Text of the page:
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taxesI am one of the world's leading procrastinators. Last night I finished and hit "transmit" on my E-filed taxes at exactly 11:59 p.m. I had planned to do my taxes in February, of course, and then... all of the sudden it was April 15th, and it was nearly midnight. What some people do for an adrenaline rush, hmmm?

But in previous years I've done far worse. Last year I managed to get my Federal taxes to the post office by 11:56 p.m. on tax day... my Federal taxes for 2005. It wasn't until a few days later that I finished my Federal and state taxes for 2006, and my state taxes for 2005. So I know exactly what happens to a person who doesn't file her (or his) taxes on time.

Did you miss the deadline? Did you forget to file an extension, or just not get around to it? Are you, too, a tax delinquent? Firstly: take a deep breath. No one is going to throw you in prison for sending in your taxes a few days late. They won't even call or write, not for several months (and, if you haven't filed in previous years, they could never call or write, depending on whether or not you have had income reported to government agencies). If you manage to get them in a reasonable time frame (less than six months), you'll just be paying a small penalty and interest (if you owe taxes), as much as 4.5% and more if your taxes are more than 60 days late (at least $100, or a penalty equal to the whole amount you owe, whichever is smaller).

What if you're owed a refund?While it will be in your best interest to get your taxes in on April 15 (especially if you're due a rebate in the Economic Stimulus Plan -- if you haven't filed by the end of the week, chances are you won't get one at all), there is no need to fret. You could go several years without penalty, in fact, and if the IRS chooses, you could be paid interest on your refund when you do file (though they're only obligated to pay interest if the refund is delayed by some fault of the agency's).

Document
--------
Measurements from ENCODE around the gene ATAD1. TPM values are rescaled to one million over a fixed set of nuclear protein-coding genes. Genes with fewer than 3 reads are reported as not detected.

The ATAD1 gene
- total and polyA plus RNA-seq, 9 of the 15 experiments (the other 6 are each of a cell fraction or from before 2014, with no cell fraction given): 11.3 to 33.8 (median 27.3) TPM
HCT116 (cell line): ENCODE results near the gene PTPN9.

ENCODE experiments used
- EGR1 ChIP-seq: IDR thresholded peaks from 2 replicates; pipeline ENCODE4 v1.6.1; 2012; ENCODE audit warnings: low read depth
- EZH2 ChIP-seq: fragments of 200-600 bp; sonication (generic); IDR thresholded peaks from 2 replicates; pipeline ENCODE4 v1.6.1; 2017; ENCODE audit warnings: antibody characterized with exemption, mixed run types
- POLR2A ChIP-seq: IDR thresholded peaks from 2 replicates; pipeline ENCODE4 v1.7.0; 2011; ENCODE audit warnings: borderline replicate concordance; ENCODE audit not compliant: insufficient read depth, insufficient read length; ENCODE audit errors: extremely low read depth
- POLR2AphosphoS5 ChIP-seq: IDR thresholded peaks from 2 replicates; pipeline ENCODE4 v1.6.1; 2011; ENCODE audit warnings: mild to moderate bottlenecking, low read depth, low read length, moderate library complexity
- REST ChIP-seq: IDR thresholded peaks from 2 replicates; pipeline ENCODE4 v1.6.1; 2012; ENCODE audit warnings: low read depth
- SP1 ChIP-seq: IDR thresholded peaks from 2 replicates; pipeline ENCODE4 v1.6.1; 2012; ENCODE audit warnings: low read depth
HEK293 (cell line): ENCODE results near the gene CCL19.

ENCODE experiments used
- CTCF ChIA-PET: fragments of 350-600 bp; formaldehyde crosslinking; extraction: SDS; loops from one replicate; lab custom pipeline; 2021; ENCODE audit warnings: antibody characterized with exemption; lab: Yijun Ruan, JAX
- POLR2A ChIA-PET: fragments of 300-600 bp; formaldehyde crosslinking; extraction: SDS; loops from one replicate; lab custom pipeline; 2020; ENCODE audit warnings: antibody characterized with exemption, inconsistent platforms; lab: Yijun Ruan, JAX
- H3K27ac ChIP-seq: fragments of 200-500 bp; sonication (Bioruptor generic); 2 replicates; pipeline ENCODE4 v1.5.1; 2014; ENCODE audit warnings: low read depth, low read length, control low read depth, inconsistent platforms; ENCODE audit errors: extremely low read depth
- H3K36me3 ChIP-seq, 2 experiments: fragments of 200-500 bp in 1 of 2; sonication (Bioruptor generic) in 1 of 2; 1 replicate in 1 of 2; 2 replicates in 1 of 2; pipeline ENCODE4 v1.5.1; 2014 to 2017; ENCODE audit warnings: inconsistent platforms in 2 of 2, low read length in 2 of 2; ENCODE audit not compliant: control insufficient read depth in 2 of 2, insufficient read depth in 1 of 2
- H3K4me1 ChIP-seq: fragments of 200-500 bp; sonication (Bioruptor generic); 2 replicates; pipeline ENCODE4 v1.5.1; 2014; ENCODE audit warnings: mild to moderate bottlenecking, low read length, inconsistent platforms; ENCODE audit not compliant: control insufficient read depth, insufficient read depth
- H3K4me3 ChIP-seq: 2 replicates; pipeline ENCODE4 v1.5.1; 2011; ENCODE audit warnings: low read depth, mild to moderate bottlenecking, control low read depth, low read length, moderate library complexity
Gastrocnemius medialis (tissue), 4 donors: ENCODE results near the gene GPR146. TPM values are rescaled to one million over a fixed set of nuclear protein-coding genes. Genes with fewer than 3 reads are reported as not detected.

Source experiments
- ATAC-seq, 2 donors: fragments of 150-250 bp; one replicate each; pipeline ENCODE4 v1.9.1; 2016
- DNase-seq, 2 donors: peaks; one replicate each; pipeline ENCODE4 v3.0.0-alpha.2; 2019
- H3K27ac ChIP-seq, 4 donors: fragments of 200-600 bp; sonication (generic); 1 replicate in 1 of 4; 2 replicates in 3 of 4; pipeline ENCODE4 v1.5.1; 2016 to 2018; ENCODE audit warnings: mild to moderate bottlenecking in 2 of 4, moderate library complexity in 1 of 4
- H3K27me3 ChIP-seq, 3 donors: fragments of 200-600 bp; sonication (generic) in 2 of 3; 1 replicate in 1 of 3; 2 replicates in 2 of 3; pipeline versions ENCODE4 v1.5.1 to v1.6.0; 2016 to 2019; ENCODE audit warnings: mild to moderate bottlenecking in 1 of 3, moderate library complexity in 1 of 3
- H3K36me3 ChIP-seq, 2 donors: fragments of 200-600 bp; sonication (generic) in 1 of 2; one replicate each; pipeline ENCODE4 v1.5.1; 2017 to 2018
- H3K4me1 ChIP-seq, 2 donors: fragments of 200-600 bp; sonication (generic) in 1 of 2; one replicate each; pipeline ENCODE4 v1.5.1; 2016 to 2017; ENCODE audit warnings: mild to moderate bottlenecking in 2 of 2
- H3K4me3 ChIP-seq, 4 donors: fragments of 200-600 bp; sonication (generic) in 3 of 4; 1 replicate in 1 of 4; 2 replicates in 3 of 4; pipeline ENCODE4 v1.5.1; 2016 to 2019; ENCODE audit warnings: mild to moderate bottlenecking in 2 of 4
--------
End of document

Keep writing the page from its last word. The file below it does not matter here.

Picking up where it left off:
If you're paying ridiculously late (as *cough* someone I know did in 2004, self-employed and badly underestimating her tax liability), the IRS will start asking you for money a few months after you file. You'll be given a chance to set up payment plans before they go to the extreme measure of attaching assets. If you owe back taxes, for instance, they'll be taken out of your Stimulus Package check.

What if you never file, even though you owe taxes? I haven't personally been in this situation, and many states are more eager to collect their money than the IRS is (or maybe they just have more staff). If you owe back taxes, you're more likely to be flagged than if you never have filed. And you can go to jail for failing to file taxes when you owe money, though the IRS is friendly to those who file "voluntarily" even if they can't pay right away.

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